|Camouflaged Merchandise Mart (c1943), Chicago|
The caption with the photograph reads—
The Merchandise Mart in Chicago as it would appear after camouflaging by the Army’s hocus pocus artists. Through a Nazi’s bombsight the single large object would seem a number of smaller innocuous ones—all by the ingenious use of paint.
In the accompanying article, the following paragraph also appears—
If and when Nazis fly over an American city, say Chicago, our camouflage artists are ready for them, along with our anti-aircraft crews. Every large building, such as the Merchanise Mart, will be so camouflaged that even with binoculars from on high the Nazis will see only a crazy quilt confusion that will give their bombardiers trouble in distinguishing steel and concrete from mere razzle-dazzle.
Experiments in building camouflage had been used earlier in World War I, as seen in the camouflage pattern applied to the Victoria Hospital in the UK (shown below). The WWII proposal to camouflage the Merchandise Mart may have originated with Laszlo Moholy-Nagy (founder and head of the New Bauhaus in Chicago) and Hungarian designer György Kepes (who taught camouflage at the same school). In 1969, Moholy’s widow, Sibyl Moholy-Nagy, recalled the following in her book, Moholy Nagy: Experiment in Totality (pp. 183-184)—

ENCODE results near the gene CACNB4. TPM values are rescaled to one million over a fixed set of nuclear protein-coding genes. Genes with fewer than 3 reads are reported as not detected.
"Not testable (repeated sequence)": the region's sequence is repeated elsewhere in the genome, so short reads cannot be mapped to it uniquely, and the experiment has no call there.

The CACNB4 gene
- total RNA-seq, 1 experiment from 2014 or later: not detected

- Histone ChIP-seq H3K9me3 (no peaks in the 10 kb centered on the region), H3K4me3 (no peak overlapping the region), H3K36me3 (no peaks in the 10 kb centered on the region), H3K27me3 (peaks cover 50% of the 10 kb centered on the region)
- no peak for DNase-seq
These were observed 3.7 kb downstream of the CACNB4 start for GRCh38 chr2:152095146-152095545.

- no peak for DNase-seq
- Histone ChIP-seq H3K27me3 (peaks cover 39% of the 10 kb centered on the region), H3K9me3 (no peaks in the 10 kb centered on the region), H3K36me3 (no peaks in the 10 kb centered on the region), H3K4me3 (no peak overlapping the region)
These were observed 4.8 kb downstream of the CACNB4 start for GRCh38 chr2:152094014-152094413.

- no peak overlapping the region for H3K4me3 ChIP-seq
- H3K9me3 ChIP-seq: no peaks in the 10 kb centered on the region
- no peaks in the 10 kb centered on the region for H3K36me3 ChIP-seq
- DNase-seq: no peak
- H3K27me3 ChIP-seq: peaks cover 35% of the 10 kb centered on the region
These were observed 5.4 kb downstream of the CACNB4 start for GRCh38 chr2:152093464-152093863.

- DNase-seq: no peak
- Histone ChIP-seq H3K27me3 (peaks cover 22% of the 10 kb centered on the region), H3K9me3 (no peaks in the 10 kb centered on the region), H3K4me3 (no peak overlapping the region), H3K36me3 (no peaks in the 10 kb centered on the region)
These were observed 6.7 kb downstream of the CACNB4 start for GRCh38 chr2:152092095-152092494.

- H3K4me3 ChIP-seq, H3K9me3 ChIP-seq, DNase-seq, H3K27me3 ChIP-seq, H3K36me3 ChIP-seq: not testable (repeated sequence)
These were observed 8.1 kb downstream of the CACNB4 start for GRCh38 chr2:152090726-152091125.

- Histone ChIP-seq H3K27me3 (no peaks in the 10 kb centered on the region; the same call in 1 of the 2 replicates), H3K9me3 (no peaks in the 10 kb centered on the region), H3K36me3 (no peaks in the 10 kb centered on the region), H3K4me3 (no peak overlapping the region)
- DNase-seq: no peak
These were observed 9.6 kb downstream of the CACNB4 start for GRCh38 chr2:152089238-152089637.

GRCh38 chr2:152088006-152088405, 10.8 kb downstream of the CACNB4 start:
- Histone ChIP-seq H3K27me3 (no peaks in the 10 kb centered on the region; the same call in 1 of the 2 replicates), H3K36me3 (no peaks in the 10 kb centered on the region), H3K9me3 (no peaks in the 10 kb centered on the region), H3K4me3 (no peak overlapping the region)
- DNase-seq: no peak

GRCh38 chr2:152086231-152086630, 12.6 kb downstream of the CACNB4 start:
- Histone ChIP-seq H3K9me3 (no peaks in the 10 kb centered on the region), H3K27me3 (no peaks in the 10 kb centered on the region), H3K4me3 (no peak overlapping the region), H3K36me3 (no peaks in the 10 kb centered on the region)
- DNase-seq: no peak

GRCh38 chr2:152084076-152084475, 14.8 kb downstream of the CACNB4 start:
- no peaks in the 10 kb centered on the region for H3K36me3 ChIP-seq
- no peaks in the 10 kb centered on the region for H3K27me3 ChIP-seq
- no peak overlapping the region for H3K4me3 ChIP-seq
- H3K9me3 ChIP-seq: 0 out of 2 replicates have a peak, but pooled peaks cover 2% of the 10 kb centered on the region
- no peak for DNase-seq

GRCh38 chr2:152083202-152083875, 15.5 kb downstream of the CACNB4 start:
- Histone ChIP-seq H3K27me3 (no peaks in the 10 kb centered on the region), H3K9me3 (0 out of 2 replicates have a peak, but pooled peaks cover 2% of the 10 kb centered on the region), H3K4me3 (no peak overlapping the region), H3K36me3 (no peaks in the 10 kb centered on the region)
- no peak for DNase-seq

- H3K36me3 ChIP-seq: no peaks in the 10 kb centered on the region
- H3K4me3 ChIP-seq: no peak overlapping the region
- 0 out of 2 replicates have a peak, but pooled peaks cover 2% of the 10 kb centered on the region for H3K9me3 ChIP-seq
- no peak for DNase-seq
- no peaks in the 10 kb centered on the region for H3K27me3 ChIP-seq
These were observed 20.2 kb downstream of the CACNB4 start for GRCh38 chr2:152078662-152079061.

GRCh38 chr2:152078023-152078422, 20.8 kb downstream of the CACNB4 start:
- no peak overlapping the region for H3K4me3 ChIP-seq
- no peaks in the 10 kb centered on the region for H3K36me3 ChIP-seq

On December 19, 1942, Moholy was appointed to the Mayor’s personal staff in charge of camouflage activites in the Chicago area.…[in the course of which] he pondered how to conceal the vastness of Lake Michigan with a simulated shore line and floating islands…As head of the Camouflage Workshop, György Kepes produced a wider range of new techniques and concepts. When they were displayed for the first time in 1943, they aroused wide attention.
|Camouflaged Victoria Hospital (c1918)|